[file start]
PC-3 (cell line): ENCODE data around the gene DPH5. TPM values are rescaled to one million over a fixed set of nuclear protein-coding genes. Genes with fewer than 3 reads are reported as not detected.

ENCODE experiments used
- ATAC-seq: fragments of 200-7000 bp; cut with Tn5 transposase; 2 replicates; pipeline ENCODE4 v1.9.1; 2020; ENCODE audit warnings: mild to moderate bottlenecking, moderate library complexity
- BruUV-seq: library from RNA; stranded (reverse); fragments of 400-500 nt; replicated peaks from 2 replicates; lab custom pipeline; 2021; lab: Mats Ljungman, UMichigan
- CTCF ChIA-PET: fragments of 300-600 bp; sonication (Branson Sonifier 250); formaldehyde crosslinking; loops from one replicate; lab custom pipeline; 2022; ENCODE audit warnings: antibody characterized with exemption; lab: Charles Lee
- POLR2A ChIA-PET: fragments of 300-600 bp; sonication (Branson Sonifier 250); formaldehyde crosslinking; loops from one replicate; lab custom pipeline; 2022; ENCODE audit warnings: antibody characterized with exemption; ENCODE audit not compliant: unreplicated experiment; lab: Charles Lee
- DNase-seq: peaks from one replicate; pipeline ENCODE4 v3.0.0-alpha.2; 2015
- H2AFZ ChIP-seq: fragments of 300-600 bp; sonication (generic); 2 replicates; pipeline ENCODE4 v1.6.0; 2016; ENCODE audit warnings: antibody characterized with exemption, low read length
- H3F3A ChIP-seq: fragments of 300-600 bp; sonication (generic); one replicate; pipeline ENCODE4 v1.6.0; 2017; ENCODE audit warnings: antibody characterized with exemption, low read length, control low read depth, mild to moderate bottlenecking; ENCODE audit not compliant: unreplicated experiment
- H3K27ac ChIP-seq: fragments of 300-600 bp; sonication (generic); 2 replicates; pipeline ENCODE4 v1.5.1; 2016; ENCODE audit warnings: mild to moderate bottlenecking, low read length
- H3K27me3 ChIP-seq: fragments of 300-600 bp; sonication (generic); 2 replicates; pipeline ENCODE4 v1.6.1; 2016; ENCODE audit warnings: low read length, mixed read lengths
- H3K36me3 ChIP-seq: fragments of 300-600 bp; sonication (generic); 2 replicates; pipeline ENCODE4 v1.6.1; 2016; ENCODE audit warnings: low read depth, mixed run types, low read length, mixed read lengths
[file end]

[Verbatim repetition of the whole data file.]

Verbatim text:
PC-3 (cell line): ENCODE data around the gene DPH5. TPM values are rescaled to one million over a fixed set of nuclear protein-coding genes. Genes with fewer than 3 reads are reported as not detected.

ENCODE experiments used
- ATAC-seq: fragments of 200-7000 bp; cut with Tn5 transposase; 2 replicates; pipeline ENCODE4 v1.9.1; 2020; ENCODE audit warnings: mild to moderate bottlenecking, moderate library complexity
- BruUV-seq: library from RNA; stranded (reverse); fragments of 400-500 nt; replicated peaks from 2 replicates; lab custom pipeline; 2021; lab: Mats Ljungman, UMichigan
- CTCF ChIA-PET: fragments of 300-600 bp; sonication (Branson Sonifier 250); formaldehyde crosslinking; loops from one replicate; lab custom pipeline; 2022; ENCODE audit warnings: antibody characterized with exemption; lab: Charles Lee
- POLR2A ChIA-PET: fragments of 300-600 bp; sonication (Branson Sonifier 250); formaldehyde crosslinking; loops from one replicate; lab custom pipeline; 2022; ENCODE audit warnings: antibody characterized with exemption; ENCODE audit not compliant: unreplicated experiment; lab: Charles Lee
- DNase-seq: peaks from one replicate; pipeline ENCODE4 v3.0.0-alpha.2; 2015
- H2AFZ ChIP-seq: fragments of 300-600 bp; sonication (generic); 2 replicates; pipeline ENCODE4 v1.6.0; 2016; ENCODE audit warnings: antibody characterized with exemption, low read length
- H3F3A ChIP-seq: fragments of 300-600 bp; sonication (generic); one replicate; pipeline ENCODE4 v1.6.0; 2017; ENCODE audit warnings: antibody characterized with exemption, low read length, control low read depth, mild to moderate bottlenecking; ENCODE audit not compliant: unreplicated experiment
- H3K27ac ChIP-seq: fragments of 300-600 bp; sonication (generic); 2 replicates; pipeline ENCODE4 v1.5.1; 2016; ENCODE audit warnings: mild to moderate bottlenecking, low read length
- H3K27me3 ChIP-seq: fragments of 300-600 bp; sonication (generic); 2 replicates; pipeline ENCODE4 v1.6.1; 2016; ENCODE audit warnings: low read length, mixed read lengths
- H3K36me3 ChIP-seq: fragments of 300-600 bp; sonication (generic); 2 replicates; pipeline ENCODE4 v1.6.1; 2016; ENCODE audit warnings: low read depth, mixed run types, low read length, mixed read lengths